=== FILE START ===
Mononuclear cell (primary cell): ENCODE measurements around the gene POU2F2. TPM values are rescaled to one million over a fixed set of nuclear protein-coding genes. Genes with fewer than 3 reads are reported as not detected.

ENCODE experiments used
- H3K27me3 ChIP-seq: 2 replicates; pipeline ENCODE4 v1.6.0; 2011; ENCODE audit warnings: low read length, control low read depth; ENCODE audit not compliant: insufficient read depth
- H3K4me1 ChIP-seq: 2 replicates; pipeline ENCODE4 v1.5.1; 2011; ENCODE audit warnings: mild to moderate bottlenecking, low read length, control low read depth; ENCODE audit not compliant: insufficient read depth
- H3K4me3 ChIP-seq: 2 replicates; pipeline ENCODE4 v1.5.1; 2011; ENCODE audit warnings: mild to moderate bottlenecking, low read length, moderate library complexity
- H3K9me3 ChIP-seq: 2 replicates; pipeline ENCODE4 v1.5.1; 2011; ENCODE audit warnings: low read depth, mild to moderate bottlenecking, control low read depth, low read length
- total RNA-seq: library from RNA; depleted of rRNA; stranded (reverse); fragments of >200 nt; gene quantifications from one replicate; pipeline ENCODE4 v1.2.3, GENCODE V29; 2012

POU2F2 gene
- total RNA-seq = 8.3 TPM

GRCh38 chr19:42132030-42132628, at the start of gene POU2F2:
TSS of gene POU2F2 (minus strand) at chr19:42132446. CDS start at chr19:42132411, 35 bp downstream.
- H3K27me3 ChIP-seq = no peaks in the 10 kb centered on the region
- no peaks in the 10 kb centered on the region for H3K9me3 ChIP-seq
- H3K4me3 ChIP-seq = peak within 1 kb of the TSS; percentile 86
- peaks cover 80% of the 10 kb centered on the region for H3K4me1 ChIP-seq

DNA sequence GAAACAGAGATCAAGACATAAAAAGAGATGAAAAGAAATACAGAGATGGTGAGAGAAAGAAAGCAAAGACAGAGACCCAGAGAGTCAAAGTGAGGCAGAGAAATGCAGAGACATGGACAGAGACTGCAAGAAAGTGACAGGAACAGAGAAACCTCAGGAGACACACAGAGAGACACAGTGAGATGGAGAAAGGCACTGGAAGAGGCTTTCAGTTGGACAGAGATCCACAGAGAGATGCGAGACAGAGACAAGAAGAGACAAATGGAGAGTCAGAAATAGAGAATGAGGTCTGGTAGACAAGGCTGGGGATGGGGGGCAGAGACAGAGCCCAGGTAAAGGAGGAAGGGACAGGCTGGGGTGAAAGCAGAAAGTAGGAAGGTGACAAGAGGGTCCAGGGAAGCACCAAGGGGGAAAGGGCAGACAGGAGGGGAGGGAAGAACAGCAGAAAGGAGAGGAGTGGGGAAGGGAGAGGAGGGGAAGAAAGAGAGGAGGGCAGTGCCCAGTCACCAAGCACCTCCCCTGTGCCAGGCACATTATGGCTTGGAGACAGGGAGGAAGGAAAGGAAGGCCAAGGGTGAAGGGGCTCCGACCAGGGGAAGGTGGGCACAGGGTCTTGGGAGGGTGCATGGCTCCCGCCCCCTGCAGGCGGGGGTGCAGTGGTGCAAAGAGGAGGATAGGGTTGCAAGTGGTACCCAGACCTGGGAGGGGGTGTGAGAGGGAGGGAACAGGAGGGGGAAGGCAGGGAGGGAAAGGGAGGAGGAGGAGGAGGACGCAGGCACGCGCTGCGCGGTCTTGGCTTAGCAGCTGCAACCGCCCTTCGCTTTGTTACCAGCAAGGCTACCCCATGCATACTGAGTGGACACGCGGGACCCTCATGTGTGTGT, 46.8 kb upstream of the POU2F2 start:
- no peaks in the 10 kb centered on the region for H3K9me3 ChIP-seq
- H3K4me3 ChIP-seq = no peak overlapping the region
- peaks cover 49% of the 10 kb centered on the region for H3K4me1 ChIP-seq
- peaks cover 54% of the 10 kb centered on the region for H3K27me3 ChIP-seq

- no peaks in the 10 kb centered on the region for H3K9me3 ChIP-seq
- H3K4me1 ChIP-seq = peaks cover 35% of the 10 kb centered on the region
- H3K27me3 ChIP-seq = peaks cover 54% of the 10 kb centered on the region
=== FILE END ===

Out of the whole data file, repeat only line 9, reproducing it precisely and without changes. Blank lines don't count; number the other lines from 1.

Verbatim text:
- total RNA-seq = 8.3 TPM